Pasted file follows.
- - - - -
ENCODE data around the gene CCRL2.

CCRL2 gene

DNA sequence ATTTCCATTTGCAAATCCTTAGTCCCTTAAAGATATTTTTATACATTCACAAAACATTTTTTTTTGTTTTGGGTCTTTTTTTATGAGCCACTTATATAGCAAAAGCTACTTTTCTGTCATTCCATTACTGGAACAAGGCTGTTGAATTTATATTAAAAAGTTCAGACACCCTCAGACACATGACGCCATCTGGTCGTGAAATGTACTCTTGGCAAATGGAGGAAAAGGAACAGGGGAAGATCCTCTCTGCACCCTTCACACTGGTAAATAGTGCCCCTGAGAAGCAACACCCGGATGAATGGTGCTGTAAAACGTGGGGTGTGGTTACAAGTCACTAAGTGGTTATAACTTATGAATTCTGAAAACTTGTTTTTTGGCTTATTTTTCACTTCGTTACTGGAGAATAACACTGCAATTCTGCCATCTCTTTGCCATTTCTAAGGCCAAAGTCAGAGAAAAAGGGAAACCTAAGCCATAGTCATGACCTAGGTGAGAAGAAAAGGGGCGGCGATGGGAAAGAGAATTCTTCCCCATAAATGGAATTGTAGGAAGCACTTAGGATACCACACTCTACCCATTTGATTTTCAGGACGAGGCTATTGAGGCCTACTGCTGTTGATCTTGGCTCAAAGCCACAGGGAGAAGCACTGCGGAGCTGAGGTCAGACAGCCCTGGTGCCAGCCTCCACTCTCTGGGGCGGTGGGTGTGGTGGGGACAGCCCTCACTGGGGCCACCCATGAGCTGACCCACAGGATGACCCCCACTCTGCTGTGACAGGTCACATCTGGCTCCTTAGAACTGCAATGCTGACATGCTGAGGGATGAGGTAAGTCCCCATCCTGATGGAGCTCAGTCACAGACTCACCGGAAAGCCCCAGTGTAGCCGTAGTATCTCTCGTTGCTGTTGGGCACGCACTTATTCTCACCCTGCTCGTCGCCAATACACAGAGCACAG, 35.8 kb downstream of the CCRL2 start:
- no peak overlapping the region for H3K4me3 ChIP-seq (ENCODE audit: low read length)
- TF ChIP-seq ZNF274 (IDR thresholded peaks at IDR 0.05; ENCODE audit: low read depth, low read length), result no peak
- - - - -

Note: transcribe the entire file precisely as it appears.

ENCODE data around the gene CCRL2.

CCRL2 gene

DNA sequence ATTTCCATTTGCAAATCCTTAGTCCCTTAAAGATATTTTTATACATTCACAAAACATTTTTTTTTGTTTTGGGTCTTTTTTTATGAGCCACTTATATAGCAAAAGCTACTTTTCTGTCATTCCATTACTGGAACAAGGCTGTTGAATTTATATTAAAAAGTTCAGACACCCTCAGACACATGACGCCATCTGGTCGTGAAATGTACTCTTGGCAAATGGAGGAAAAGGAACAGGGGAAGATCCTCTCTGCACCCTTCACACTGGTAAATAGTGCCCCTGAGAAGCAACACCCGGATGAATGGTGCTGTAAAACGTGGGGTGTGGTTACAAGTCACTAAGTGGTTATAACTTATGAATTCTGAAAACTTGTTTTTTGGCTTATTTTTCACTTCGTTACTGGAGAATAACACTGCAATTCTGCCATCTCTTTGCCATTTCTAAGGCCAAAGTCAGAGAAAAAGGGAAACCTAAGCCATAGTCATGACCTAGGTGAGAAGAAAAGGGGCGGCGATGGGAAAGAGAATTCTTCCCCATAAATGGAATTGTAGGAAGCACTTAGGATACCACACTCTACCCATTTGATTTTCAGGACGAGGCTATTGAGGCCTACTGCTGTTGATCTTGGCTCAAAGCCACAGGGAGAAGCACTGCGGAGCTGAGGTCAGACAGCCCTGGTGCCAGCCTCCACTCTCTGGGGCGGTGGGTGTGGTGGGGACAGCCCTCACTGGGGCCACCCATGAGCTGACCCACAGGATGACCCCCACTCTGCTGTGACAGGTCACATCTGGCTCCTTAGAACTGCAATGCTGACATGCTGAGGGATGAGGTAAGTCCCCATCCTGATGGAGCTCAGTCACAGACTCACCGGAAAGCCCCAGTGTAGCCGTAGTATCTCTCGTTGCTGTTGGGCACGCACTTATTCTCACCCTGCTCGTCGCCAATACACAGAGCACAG, 35.8 kb downstream of the CCRL2 start:
- no peak overlapping the region for H3K4me3 ChIP-seq (ENCODE audit: low read length)
- TF ChIP-seq ZNF274 (IDR thresholded peaks at IDR 0.05; ENCODE audit: low read depth, low read length), result no peak